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© 2001

Classical Potential Theory and Its Probabilistic Counterpart

Book

Part of the Classics in Mathematics book series (CLASSICS)

Table of contents

  1. Front Matter
    Pages N1-xxv
  2. Classical and Parabolic Potential Theory

    1. Front Matter
      Pages 1-1
    2. Joseph L. Doob
      Pages 45-56
    3. Joseph L. Doob
      Pages 57-69
    4. Joseph L. Doob
      Pages 85-97
    5. Joseph L. Doob
      Pages 141-154
    6. Joseph L. Doob
      Pages 155-165
    7. Joseph L. Doob
      Pages 166-194
    8. Joseph L. Doob
      Pages 195-225
    9. Joseph L. Doob
      Pages 226-255
    10. Joseph L. Doob
      Pages 256-261
    11. Joseph L. Doob
      Pages 262-284
    12. Joseph L. Doob
      Pages 295-328

About this book

Introduction

From the reviews: "This huge book written in several years by one of the few mathematicians able to do it, appears as a precise and impressive study (not very easy to read) of this bothsided question that replaces, in a coherent way, without being encyclopaedic, a large library of books and papers scattered without a uniform language. Instead of summarizing the author gives his own way of exposition with original complements. This requires no preliminary knowledge. ...The purpose which the author explains in his introduction, i.e. a deep probabilistic interpretation of potential theory and a link between two great theories, appears fulfilled in a masterly manner".
M. Brelot in Metrika (1986)

Keywords

31XX Brownian motion Markov process Martingale Potential theory Probabilistic Potential Theory Stochastic processes Uniform integrability measure theory stochastic process

Authors and affiliations

  1. 1.Department of MathematicsUniversity of IllinoisUrbanaUSA

About the authors

Biography of Joseph L. Doob

Born in Cincinnati, Ohio on February 27, 1910, Joseph L. Doob studied for both his undergraduate and doctoral degrees at Harvard University. He was appointed to the University of Illinois in 1935 and remained there until his retirement in 1978.

Doob worked first in complex variables, then moved to probability under the initial impulse of H. Hotelling, and influenced by A.N Kolmogorov's famous monograph of 1933, as well as by Paul Lévy's work.

In his own book Stochastic Processes (1953), Doob established martingales as a particularly important type of stochastic process. Kakutani's treatment of the Dirichlet problem in 1944, combining complex variable theory and probability, sparked off Doob's interest in potential theory, which culminated in the present book.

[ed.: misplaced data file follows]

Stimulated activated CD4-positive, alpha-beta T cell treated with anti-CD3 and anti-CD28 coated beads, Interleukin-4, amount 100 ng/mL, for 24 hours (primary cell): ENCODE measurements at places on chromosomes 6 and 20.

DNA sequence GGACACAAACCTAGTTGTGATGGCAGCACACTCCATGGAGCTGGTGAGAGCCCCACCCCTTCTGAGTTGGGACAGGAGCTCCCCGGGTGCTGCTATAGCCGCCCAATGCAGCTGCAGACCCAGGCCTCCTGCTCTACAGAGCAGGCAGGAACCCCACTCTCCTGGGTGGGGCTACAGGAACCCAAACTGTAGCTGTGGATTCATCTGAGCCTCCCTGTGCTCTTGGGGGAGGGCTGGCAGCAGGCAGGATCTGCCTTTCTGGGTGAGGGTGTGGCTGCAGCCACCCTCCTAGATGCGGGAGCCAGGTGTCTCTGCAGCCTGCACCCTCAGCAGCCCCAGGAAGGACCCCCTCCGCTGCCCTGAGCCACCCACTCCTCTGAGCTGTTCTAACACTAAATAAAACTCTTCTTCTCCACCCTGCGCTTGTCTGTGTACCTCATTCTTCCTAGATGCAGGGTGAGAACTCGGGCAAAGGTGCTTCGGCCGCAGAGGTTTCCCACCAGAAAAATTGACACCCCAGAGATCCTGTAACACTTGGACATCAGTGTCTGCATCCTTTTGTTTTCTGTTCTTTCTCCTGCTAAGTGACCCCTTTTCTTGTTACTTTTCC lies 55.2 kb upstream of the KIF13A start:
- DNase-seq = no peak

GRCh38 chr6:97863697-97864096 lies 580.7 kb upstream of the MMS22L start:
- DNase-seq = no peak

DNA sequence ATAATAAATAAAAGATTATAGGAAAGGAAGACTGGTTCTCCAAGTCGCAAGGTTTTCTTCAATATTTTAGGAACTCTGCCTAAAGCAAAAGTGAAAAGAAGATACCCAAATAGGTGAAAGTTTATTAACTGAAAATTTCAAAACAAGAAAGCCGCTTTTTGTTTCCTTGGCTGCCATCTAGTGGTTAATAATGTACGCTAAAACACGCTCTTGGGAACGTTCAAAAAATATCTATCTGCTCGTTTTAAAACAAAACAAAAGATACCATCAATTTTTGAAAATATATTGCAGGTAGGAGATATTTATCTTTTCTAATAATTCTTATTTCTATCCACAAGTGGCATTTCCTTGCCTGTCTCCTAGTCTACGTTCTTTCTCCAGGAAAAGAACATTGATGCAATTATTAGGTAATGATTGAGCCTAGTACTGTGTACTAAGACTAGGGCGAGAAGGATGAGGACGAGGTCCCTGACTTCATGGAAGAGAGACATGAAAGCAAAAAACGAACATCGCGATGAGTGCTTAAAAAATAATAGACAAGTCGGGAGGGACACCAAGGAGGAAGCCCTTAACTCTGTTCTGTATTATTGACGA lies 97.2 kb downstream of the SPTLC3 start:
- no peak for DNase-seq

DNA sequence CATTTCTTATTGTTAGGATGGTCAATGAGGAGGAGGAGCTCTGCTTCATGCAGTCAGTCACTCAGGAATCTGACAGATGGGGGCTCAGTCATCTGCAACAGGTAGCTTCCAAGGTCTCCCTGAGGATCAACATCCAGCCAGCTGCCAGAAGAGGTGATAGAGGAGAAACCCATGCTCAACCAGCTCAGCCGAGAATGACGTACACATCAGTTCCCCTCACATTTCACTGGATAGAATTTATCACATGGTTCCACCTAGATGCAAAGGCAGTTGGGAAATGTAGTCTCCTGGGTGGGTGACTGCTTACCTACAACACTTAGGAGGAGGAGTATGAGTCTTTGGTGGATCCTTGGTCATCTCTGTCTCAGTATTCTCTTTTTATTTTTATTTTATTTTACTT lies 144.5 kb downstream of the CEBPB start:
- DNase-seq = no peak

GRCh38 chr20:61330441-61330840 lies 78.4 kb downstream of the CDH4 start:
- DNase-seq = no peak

(For more details see: http://www.dartmouth.edu/~chance/Doob/conversation.html)

Bibliographic information

  • Book Title Classical Potential Theory and Its Probabilistic Counterpart
  • Authors Joseph L. Doob
  • Series Title Classics in Mathematics
  • DOI https://doi.org/10.1007/978-3-642-56573-1
  • Copyright Information Springer-Verlag Berlin Heidelberg 2001
  • Publisher Name Springer, Berlin, Heidelberg
  • eBook Packages Springer Book Archive
  • Softcover ISBN 978-3-540-41206-9
  • eBook ISBN 978-3-642-56573-1
  • Series ISSN 1431-0821
  • Edition Number 1
  • Number of Pages XXIV, 846
  • Number of Illustrations 0 b/w illustrations, 0 illustrations in colour
  • Additional Information Originally published as Vol. 262 in the series: Grundlehren der mathematischen Wissenschaften
  • Topics Potential Theory
    Probability Theory and Stochastic Processes
  • Buy this book on publisher's site

Reviews

From the reviews:

"In the early 1920's, Norbert Wiener wrote significant papers on the Dirichlet problem and on Brownian motion. Since then there has been enormous activity in potential theory and stochastic processes, in which both subjects have reached a high degree of polish and their close relation has been discovered. Here is a momumental work by Doob, one of the masters, in which Part 1 develops the potential theory associated with Laplace's equation and the heat equation, and Part 2 develops those parts (martingales and Brownian motion) of stochastic process theory which are closely related to Part 1". G.E.H. Reuter in Short Book Reviews (1985)

"This huge book written in several years by one of the few mathematicians able to do it, appears as a precise and impressive study (not very easy to read) of this bothsided question that replaces, in a coherent way, without being encyclopaedic, a large library of books and papers scattered without a uniform language. Instead of summarizing the author gives his own way of exposition with original complements. This requires no preliminary knowledge. ...The purpose which the author explains in his introduction, i.e. a deep probabilistic interpretation of potential theory and a link between two great theories, appears fullfilled in a masterly manner". Metrika (1986)

"It is good news that Doob’s monumental book is now available at a very reasonable price. The impressive volume (846 pages!) is still the only book concentrating on a thorough presentation of the potential theory of the Laplace operator … . The material in the chapters on conditional Brownian motion and Brownian motion on the Martin space cannot easily be found in that depth elsewhere. A long appendix on various topics (more than 50 pages) and many historical notes complete this great ‘encyclopedia’." (Wolfhard Hansen, Zentralblatt MATH, Vol. 990 (15), 2002)